We both presented at Fredonia, in 1996. In my presentation I predicted many years ahead of time that Dr. Guinn's bullet lead theories would be rejected by the courts, and I was proven correct by state & FEDERAL COURTS, beginning in 2003.

At the same conference your guru Millicent presented a MOST RIDICULOUS theory about the number of shots fired by Jack Ruby, and everyone in attendance is still laughing at your friend Millicent

She does not deliberately ignore the key points to isolate one irrelevant sentence and try to pass if off as the whole truth.

TO be more precise, your friend Millicent DOES NOT HAVE THE SLIGHTEST CLUE!

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DVP's point about the stupidity of any alleged conspirators has some merit to it. That's why I have long subscribed to Vince Salandria's thesis that the murderers of JFK willfully set up an easily transparent conspiracy and coverup. They WANTED the public to know what they did. Apparently they like playing mind games.

Obviously, these powerful conspirators were sophisticated enough to know that if one plants a bullet that supposedly caused seven wounds to two victims, then one ought to plant something that looks as if it could have done just that. You wouldn't plant a pristine bullet, unless you wanted to advertise what you were doing. The same goes for any body alteration theory; of course it sounds ridiculous, but it's par for the course for the official story.

Look at how obviously shadowy Oswald's background was. How his lack of marksmanship was readily discoverable. Look at the weapon they chose- cheap, defective shims, etc. Look at the Hidell alias, especially; the phony Select Service card alone gives the game away immediately. How could any conspirator think that anyone, anywhere, would accept a fake card with a photograph on it, when legitimate Select Service cards didn't feature photographs?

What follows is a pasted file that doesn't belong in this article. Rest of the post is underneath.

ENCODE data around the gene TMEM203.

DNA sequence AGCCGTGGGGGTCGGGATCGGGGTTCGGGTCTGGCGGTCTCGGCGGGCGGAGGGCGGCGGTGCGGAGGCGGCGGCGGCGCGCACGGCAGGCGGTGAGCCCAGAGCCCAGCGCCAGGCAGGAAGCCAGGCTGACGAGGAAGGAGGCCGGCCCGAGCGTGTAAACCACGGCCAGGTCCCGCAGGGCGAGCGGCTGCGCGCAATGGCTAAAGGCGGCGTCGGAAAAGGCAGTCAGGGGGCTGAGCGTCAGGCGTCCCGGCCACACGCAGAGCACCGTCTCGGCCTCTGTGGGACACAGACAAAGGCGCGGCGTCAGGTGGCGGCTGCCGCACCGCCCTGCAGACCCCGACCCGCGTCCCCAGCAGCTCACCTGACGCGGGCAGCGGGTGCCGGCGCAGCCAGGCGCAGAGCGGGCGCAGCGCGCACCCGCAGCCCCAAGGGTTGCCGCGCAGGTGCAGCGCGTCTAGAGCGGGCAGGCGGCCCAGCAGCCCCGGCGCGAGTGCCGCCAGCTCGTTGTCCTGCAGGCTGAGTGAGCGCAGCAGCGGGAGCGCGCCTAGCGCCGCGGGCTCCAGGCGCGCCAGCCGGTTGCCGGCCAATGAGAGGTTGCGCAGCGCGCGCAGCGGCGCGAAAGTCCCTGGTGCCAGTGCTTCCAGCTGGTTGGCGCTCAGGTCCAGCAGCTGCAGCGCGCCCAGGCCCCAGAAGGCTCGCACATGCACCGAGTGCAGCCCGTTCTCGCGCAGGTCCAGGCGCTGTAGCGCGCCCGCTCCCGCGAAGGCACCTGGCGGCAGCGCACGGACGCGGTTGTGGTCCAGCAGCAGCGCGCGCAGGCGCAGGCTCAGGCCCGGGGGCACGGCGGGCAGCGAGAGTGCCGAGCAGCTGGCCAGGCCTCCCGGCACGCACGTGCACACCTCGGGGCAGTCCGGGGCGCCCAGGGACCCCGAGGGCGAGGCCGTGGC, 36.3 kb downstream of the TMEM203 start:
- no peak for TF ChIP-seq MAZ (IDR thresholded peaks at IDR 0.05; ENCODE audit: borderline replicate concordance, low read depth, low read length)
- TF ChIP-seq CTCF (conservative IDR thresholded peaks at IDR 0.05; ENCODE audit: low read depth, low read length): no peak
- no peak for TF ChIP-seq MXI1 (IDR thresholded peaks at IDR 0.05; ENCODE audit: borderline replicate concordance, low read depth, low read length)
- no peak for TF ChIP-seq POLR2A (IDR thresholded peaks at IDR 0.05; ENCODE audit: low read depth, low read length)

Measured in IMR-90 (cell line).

They clearly could have done a much, much better job. They didn't want to, for their own reasons.

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Three points here:

1. Everyone understands that Helms silly broadside to Schorr was a bit of play acting to help turn the tide against both him and the press and contain the Church Committee investigation. Which, along with help from Ford and Phillips, it did. Everything those guys did was choreographed to neuter Frank Church. I deal with this in Bugliosi Part 8, near the end in my discussion of Ford.

They went after Schorr since he actually reported that the Rockefeller Committee was a cover up to conceal CIA assassination plots. Ford actually admitted this in a private meeeting with the NY TImes.

2."Let's remember here that Angleton had Helms wondering if there wasn't something to it, and that Nosenko was a plant designed to convince us the Russians weren't involved, when they really were."

Are you serious about this? The Russians were really involved? How?